How did Ma Long recover from a knee injury and become the world table tennis champion?


How did Ma Long recover from a knee injury and become the world table tennis champion? 

In 2018, the World Table Tennis Federation introduced a new ranking that drove top players to participate in even more events. Ma Long is considered a victim of this change. He was diagnosed with severe medial collateral ligament (MCL) injury shortly after its launch.

Learn how Ma Long managed to recover from the injury and win the world championship again the following year. And what PRICE means in this context. 

This AISTS Sport Medicine podcast is created by AISTS Class of 2019 Myungwon LEE and Min JUNG under the supervision of Professor Boris Gojavonic, MD.

Min: Hello everyone! My name is Min, and today, we are going to discuss on Ma Long’s left knee injury case in table tennis especially on what type of injury he had, how he recovered and returned to win the 2019 world table tennis championships in Hungary in April. Partnering with me on a panel today is Mr. Myungwon Lee. 

Myungwon: Thank you Min and hello all! Moving right into the topic, we encountered a severe chronic injury case with Ma Long, the top ranker and a star player in the world of table tennis today, due to, in correlation with, the intention to force athletes to participate in a lot of tournaments based on a new world ranking system in place at the International Table Tennis Federation, or in short, the ITTF, since January 1st 2018. What is this new ranking system and why is it so striking that causes an athlete’s injury like Ma Long?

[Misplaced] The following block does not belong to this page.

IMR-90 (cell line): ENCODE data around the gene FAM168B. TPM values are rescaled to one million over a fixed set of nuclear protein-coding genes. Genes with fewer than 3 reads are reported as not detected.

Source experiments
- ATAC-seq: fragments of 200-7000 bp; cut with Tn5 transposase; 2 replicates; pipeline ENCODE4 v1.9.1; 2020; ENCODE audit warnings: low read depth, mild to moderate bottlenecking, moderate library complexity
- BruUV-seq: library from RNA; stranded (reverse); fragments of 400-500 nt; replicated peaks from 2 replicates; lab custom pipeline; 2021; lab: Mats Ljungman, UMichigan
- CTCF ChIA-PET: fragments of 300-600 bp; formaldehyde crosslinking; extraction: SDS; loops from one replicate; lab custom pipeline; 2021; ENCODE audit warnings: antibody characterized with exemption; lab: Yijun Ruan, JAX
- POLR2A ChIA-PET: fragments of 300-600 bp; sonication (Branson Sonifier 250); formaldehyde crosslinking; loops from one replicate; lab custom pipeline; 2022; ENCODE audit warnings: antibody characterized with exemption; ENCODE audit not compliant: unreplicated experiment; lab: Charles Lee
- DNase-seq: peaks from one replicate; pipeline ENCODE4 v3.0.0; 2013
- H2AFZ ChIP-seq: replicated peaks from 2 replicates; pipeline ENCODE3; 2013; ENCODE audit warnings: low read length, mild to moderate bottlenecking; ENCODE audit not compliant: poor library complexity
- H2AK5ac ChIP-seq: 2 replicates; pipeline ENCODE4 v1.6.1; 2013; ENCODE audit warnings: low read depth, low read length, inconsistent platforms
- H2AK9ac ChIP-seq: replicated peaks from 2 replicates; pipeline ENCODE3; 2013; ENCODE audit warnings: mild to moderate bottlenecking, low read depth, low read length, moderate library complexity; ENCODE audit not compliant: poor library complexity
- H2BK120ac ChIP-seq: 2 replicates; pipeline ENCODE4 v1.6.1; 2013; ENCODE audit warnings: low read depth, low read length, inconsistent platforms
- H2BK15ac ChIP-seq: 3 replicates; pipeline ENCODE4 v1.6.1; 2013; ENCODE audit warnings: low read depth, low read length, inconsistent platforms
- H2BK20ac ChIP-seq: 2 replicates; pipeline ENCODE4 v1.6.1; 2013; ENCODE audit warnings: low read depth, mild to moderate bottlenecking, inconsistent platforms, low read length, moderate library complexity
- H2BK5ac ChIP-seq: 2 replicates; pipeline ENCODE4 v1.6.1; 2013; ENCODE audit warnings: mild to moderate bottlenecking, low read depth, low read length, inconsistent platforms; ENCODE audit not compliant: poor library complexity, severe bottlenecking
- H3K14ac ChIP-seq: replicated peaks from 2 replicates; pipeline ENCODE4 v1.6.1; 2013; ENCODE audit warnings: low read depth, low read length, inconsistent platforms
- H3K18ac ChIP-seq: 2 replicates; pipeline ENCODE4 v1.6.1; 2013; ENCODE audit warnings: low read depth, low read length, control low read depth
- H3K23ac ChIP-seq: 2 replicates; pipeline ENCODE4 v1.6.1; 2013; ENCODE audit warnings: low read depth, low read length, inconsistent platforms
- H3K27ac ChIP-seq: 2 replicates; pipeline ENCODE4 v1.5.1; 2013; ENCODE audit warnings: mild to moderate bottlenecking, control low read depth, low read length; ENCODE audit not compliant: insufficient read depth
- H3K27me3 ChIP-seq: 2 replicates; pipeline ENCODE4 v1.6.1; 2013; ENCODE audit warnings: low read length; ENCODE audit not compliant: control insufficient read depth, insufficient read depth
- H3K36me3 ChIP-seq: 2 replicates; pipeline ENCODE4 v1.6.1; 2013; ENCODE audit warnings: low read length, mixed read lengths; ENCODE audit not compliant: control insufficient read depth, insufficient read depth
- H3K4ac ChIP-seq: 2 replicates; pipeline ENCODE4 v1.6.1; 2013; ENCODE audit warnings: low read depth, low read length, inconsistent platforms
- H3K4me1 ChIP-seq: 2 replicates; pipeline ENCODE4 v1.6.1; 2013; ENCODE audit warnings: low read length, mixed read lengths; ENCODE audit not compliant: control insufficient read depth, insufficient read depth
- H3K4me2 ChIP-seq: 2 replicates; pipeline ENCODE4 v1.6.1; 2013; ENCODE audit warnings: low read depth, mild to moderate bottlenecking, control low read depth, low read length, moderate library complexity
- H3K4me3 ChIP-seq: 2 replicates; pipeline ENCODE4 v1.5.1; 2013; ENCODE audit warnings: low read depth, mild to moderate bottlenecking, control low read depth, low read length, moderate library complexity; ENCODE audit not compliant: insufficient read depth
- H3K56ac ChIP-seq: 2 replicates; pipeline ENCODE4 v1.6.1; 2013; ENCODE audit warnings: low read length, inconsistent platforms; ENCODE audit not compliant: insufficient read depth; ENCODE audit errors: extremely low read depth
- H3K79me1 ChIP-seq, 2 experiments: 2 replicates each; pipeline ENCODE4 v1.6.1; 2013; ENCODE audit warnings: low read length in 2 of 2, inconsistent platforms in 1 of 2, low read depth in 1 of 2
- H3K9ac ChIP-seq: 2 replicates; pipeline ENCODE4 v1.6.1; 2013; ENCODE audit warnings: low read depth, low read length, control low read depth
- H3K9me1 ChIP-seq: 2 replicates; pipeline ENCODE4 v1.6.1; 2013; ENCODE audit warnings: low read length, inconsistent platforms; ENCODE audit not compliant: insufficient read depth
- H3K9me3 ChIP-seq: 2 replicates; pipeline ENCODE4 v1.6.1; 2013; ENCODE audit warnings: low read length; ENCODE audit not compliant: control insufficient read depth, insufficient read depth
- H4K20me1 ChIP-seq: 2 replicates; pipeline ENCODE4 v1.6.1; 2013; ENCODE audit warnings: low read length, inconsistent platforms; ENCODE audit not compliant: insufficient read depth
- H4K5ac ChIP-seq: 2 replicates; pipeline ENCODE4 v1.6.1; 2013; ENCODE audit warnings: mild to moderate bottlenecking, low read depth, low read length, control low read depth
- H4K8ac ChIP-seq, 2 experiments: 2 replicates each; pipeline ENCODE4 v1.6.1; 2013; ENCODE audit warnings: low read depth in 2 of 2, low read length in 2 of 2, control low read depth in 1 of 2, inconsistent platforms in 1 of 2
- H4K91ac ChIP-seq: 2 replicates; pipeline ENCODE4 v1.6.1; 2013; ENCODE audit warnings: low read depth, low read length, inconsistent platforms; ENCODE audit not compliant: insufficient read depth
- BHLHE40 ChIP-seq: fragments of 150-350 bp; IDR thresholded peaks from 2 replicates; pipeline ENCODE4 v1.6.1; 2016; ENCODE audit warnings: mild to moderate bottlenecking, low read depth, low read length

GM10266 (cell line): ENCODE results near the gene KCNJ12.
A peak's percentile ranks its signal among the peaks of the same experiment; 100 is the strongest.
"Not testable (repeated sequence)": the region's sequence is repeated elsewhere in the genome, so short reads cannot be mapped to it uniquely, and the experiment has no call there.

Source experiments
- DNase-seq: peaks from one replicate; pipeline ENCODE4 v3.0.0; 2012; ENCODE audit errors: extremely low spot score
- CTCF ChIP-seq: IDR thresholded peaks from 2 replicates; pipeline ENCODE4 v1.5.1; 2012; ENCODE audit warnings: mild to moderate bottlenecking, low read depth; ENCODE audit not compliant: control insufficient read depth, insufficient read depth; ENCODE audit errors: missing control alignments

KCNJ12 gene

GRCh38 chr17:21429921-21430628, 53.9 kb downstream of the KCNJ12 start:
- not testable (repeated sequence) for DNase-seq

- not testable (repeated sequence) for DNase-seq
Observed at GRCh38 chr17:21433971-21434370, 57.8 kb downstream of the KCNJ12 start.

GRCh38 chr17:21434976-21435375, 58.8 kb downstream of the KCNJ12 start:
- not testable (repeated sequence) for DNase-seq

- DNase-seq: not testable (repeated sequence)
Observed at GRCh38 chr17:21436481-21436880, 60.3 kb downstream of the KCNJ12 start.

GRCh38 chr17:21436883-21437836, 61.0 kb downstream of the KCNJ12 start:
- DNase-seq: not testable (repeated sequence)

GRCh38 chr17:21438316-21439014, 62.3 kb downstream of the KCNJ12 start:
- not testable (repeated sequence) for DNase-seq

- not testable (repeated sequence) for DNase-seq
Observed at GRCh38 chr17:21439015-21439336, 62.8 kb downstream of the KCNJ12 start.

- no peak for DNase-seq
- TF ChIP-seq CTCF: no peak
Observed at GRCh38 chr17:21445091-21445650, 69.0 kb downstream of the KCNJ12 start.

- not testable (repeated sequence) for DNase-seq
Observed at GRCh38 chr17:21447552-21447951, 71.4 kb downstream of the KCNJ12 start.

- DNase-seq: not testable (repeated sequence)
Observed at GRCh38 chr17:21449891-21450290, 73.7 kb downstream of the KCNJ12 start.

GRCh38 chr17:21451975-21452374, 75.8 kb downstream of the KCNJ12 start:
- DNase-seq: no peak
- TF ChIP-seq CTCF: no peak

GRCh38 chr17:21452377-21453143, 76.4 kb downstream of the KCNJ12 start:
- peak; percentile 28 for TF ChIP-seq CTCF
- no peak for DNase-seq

Min: The main objective for the announcement of this new system is to simply create more media engagement opportunities for the ITTF. The top rankers are then put into a position where they are forced to participate in most of all levels of competitions out there in order to earn accumulated points that affects their rankings during the entire year, instead of choosing which competition they wished to participate in which was the case in the past before the new ranking system. 

Ma Long, the Olympic and world champion of table tennis, became a victim and had to endure a severe left knee injury he had since the 2016 season. 

Myungwon: So Ma Long had a Medial Collateral Ligament or MCL injury. The MCL is a flat ligament on the inside called medial of the knee that connects the lower leg bone called tibia to thigh bone called the femur. This MCL injury is known to be a common injury for all types of athletes but more exposed to contact sport like football. It could be as short as weeks and as long as months but usually up to 4 months. But according to scientific research by Ebadi and Gunay in their analyzing the types of injuries observed in table tennis, the “constant knee flexion” of “musculoskeletal injuries are common” (Ebady & Gunay, 2018). How could, then, a non-contact sport like table tennis get this long-term injury as 8 months? 

Min: Yes, it is true that a non-contact sport like table tennis causing MCL injury is “atypical”. But we need to point out that he started table tennis since 5 and entered competitive table tennis at 15. We also know, there are 2 types of injury classifications, which are acute and chronic. With Ma Long as a living evidence case, this long-term injury is possible due to an “overuse” and repetitions of sudden twist movements of the knee, leg and foot over the years. The stress and fatigue on the knee for Ma Long was tremendous which fell under the chronic injury.